- The Washington Times - Wednesday, February 11, 2004

From combined dispatches

NEW YORK — The widow of diet guru Dr. Robert Atkins and the company he founded are denouncing the release of medical records that show he was overweight and suffering from heart disease when he died last April.

The Atkins Physicians Council says the 72-year-old doctor, who weighed 258 pounds when he died in April, gained fluid weight while in the hospital and had only weighed 195 pounds weeks before, when he was admitted to the hospital after slipping on ice and hitting his head on the street.

“Critically ill patients, when sustained on fluids in the hospital, gain weight,” said Dr. Stuart Trager, chairman of the Atkins Physicians Council, a group that promotes the Atkins diet. “He was grossly swollen, so much so that his family and associates barely recognized him.”

Veronica Atkins said her husband had suffered from heart disease for years, but said it had nothing to do with the diet he advocated.

She also said he had a “witnessed cardiac arrest” — not a heart attack — while in the hospital in 2002. She accused those who released the medical report of breaching medical ethics and breaking the law.

The medical examiner’s report, which noted Dr. Atkins’ weight and a history of heart trouble, was obtained from New York health officials and released by a vegetarian group and by Dr. Richard Fleming of Omaha, Neb., who has long been critical of the high-fat, low-carbohydrate Atkins diet.

Neither party had a right to the material, according to medical officials. The Wall Street Journal first reported on the records Tuesday.

Ellen Borakove, a spokeswoman for the medical examiner, declined to comment on the report, which she said was erroneously released to a doctor in Nebraska who requested it and apparently gave it to the vegetarian group, Physicians for Responsible Medicine.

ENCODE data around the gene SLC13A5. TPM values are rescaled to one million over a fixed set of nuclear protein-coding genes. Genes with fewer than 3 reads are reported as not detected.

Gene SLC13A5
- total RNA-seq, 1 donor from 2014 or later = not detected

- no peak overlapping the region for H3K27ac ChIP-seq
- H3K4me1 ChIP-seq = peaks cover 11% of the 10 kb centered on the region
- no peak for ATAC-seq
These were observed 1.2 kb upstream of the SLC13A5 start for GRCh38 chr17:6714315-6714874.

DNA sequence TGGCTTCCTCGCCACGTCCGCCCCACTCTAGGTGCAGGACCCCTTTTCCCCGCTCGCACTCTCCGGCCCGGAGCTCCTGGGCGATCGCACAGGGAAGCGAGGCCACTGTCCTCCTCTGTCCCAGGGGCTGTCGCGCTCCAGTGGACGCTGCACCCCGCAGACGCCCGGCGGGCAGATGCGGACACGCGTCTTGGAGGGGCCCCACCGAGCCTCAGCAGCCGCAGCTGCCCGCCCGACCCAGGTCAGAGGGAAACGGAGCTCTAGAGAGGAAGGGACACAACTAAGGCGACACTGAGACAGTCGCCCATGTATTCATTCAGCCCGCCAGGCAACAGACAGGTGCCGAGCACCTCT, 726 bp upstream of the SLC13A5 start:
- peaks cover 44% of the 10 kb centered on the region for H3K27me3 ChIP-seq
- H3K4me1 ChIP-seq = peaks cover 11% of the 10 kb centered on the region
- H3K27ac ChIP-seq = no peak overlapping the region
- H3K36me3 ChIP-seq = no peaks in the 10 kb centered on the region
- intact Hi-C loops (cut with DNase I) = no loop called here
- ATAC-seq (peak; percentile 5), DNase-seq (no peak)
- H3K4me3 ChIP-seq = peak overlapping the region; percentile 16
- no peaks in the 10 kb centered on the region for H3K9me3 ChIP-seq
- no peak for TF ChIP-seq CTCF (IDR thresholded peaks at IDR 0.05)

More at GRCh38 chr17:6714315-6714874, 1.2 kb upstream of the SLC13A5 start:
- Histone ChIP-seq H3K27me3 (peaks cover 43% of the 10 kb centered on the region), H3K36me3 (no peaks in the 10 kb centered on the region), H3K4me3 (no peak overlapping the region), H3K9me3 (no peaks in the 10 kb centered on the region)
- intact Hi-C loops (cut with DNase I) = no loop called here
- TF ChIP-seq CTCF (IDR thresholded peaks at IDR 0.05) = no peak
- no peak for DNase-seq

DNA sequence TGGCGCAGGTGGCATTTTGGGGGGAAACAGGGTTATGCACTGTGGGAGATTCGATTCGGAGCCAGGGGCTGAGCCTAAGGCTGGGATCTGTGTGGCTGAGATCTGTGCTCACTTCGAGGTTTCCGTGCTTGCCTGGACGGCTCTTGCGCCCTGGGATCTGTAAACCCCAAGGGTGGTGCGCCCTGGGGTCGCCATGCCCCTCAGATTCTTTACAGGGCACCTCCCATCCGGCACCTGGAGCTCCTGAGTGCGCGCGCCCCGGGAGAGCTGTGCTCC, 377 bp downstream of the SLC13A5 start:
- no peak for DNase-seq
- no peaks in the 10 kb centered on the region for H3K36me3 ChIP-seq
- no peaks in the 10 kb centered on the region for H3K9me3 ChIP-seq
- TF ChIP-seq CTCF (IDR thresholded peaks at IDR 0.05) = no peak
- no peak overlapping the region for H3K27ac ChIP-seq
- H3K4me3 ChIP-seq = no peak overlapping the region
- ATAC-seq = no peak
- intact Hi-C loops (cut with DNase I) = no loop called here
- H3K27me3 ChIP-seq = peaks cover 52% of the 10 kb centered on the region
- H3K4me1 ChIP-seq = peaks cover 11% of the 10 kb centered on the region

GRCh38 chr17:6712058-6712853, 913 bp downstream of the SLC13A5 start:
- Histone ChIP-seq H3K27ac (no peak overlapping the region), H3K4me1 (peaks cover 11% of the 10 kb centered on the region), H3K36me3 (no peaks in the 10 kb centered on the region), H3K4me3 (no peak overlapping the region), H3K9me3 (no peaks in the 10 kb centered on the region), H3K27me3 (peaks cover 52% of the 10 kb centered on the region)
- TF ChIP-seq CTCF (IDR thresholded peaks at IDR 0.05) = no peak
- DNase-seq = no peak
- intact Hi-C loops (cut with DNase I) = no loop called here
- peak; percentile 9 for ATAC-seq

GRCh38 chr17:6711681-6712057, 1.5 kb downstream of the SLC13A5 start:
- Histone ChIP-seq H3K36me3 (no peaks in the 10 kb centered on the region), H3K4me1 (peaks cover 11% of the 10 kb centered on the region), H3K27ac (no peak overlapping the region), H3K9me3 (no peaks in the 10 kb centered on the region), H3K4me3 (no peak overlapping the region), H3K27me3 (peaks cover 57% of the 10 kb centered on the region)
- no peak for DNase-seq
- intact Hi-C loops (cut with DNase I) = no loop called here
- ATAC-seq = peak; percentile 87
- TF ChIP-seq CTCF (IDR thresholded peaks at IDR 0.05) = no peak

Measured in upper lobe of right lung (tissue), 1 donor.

It was later discovered that the doctor was not “the treating physician” and should not have had access to the report. Miss Borakove said her office planned to complain to Nebraska health officials.

Dr. Atkins’ heart troubles had been previously known publicly, and the council asserted Tuesday that they were a result of cardiomyopathy, or an enlarged heart, which it said stemmed from a viral infection, not diet. Dr. Trager said Dr. Atkins weighed 195 pounds when he was admitted after slipping on an icy street and hitting his head.

“We need to set the record straight. This is a man who managed his weight,” Dr. Trager said. “Isn’t it time to let this man rest in peace?”

But Dr. Fleming, who advocates a diet rich in fruits, vegetables and whole grains, denied any breach of ethics and said Dr. Atkins was a fair target because he had concealed his own health while seeking to influence others.

“Anything related to the health of Dr. Atkins because he had heart problems becomes an issue,” Dr. Fleming told Reuters in a telephone interview. “When you see the increase in obesity in this country, anything discussing this becomes a public health issue.”

A weight of 195 pounds is still 25 pounds overweight for a 6-foot man, according to global and U.S. standards.

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